may occur when the birth canal is too small or the fetus is too large (as sometimes occurs when the mother has diabetes).. and injuries to the brachial plexus and scalp. A difficult delivery. . section on 'Shoulder-pelvis disproportion'.51-1. Most injuries resolve without treatment. nerves are damaged or bones are broken.com/contents/neonatal-birth-injuries#H4 Birth Injury Share This Birth injury is damage sustained during the birthing process. usually occurring during transit through the birth canal. Did You Know. with the risk of injury to the fetus.65. 95% CI 1. Overall. the rate of birth injuries is much lower now than in previous decades because of improved prenatal assessment with ultrasonography and because cesarean delivery may be done in certain circumstances. which were more frequently seen in vaginal deliveries. These findings suggest that risk varies between cesarean and vaginal delivery depending upon the type of birth injury. The AHRQPSI definition did not include clavicle fractures.(adjusted OR 1.uptodate. Infrequently. Other maternal factors – Small maternal stature and the presence of maternal pelvic anomalies are associated with an increased risk of birth injuries.. (See "Timing and route of delivery in pregnancies at risk of shoulder dystocia". Many newborns have minor injuries during birth.81). Injury is also more likely when the fetus is lying in an abnormal position in the uterus before birth. Serious birth injuries are now quite rare as compared with a few decades ago.) http://www.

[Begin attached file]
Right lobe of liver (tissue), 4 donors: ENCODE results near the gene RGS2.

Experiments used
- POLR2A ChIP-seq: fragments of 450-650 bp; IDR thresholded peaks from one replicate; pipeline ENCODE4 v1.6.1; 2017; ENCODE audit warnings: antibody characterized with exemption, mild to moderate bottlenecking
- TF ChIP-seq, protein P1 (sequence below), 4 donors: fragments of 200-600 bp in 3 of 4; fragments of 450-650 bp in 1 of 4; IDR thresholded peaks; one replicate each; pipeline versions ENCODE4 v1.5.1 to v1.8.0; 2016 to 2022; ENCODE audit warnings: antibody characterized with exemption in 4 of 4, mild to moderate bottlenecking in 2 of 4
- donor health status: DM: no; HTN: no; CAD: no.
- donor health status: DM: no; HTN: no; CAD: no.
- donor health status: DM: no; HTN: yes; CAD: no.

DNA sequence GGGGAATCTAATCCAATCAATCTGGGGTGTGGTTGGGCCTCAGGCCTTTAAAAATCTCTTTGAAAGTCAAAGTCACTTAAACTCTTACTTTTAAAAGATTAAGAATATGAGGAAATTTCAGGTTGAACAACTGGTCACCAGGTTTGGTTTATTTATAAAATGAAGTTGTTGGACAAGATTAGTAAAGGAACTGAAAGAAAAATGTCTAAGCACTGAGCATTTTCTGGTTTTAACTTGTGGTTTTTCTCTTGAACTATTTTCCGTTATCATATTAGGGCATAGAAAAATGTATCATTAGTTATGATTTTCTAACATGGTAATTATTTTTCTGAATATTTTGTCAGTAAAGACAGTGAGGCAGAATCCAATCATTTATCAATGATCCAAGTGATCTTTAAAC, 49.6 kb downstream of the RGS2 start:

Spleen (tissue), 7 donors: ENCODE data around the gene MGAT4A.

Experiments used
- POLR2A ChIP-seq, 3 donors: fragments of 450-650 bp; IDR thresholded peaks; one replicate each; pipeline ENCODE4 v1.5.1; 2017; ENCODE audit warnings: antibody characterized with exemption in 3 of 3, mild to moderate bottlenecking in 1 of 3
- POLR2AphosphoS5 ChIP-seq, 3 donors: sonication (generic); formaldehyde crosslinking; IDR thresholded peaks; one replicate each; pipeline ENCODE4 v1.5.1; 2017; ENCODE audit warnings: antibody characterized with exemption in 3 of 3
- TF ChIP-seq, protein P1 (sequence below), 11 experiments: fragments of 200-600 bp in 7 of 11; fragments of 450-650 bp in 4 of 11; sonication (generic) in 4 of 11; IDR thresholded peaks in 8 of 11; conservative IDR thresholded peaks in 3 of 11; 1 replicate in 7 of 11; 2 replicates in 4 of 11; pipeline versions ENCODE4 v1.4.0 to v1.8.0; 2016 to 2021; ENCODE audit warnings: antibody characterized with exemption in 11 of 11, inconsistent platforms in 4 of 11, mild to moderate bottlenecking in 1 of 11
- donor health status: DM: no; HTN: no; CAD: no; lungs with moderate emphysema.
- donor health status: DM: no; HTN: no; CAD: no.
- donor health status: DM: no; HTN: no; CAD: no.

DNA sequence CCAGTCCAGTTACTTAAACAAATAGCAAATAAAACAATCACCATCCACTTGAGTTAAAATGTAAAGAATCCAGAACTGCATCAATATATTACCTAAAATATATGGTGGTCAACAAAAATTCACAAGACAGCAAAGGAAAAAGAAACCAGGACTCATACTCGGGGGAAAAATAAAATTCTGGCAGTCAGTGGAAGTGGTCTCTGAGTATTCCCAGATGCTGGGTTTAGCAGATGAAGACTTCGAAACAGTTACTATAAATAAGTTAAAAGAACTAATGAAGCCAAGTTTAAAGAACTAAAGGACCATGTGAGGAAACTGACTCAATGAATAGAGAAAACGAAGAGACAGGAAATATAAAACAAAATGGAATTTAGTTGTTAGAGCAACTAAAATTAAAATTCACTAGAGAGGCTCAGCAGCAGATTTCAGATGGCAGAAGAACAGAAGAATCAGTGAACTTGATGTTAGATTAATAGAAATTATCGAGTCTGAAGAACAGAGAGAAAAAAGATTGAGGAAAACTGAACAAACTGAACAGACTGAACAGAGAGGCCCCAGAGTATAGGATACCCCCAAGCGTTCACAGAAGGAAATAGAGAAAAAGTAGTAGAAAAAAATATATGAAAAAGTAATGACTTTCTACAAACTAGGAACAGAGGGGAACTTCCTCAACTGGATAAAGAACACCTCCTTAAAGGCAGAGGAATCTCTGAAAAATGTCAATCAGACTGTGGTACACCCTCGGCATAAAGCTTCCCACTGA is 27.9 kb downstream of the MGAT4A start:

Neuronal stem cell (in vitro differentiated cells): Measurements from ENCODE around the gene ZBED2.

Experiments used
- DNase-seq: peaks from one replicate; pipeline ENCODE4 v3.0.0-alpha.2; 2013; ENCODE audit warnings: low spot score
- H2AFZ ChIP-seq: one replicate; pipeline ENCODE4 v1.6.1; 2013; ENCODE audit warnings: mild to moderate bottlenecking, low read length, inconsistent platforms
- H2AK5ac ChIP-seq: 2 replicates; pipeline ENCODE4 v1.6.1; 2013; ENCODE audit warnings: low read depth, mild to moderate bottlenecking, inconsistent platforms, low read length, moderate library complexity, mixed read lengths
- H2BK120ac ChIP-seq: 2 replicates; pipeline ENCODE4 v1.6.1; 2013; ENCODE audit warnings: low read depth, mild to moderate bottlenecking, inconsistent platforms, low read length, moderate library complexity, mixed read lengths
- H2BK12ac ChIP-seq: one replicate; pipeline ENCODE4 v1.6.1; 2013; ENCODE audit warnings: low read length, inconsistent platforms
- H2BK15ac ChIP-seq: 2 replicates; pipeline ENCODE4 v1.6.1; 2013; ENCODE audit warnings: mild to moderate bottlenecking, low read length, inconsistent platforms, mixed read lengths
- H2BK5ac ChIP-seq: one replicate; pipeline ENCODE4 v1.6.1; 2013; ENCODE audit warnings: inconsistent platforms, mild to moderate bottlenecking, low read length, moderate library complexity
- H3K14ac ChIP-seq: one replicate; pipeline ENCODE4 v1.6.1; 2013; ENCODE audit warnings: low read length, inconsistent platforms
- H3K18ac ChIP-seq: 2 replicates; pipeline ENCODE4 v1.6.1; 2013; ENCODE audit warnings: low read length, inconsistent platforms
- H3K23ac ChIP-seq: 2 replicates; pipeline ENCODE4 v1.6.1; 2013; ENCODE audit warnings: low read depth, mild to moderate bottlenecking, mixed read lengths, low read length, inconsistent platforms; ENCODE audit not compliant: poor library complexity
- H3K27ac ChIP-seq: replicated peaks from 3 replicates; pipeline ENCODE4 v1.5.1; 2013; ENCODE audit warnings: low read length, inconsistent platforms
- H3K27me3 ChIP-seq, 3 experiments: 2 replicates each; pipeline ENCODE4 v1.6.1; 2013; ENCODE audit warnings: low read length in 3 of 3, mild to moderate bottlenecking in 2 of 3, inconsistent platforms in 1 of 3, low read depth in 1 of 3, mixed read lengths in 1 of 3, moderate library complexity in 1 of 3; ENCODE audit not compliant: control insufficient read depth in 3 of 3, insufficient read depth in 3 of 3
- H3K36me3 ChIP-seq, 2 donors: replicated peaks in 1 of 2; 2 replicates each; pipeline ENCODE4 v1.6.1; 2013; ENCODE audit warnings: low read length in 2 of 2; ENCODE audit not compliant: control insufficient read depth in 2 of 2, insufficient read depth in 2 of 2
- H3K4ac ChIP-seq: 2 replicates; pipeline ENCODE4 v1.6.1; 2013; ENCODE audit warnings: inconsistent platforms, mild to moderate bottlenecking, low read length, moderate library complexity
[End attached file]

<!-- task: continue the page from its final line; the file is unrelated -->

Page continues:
Bleeding in the brain (intracranial hemorrhage) is caused by the rupture of a blood vessel within the skull. A subdural hemorrhage can put increased pressure on the surface of the brain. Intraventricular hemorrhages occur into the normal fluid-filled spaces (ventricles) in the brain. are now much less common because of improved childbirth techniques. Subdural hemorrhages. poor feeding. such as . Cephalohematomas feel soft and can increase in size initially after birth. Intraventricular and intraparenchymal hemorrhages usually occur in very premature newborns and occur more typically as a result of an underdeveloped brain (see Problems in Newborns: Underdeveloped Brain) rather than a birth injury. Newborns with subarachnoid hemorrhages may occasionally have seizures during the first few days of life but ultimately do well. This blood accumulation is called a cephalohematoma.Head and Brain Injury: In most births. Skull fractures are very rare. Bleeding in the brain is much more common among very premature infants. Unless the fracture forms an indentation (depressed fracture). It results from inadequate blood flow to the brain (ischemia) or a diminished amount of oxygen in the blood (hypoxia). Bleeding in the spaces around the brain results from deformity of the skull bones during delivery or from a lack of oxygen. All newborns who have a hemorrhage receive supportive measures. Bleeding can occur in several places within the skull. Intraparenchymal hemorrhages occur into the brain tissue itself. Subarachnoid hemorrhages occur below the innermost of the two membranes that cover the brain. They are the most common type of intracranial hemorrhage. such as seizures or high levels of bilirubin in the blood. Most infants with bleeding do not have symptoms. Swelling of the scalp and bruising are common but not serious and resolve within a few days. the head is the first part to enter the birth canal and experiences much of the pressure during the delivery. which occur between the outer and the inner layers of brain covering. or seizures. usually occurring in full-term newborns. But bleeding may cause sluggishness (lethargy). it heals rapidly without treatment. Cephalohematomas do not need treatment and disappear over weeks to months. Newborns with subdural hemorrhages may develop problems. Fracture of one of the bones of the skull may occur. Blood may accumulate below the thick fibrous covering (periosteum) of one of the skull bones.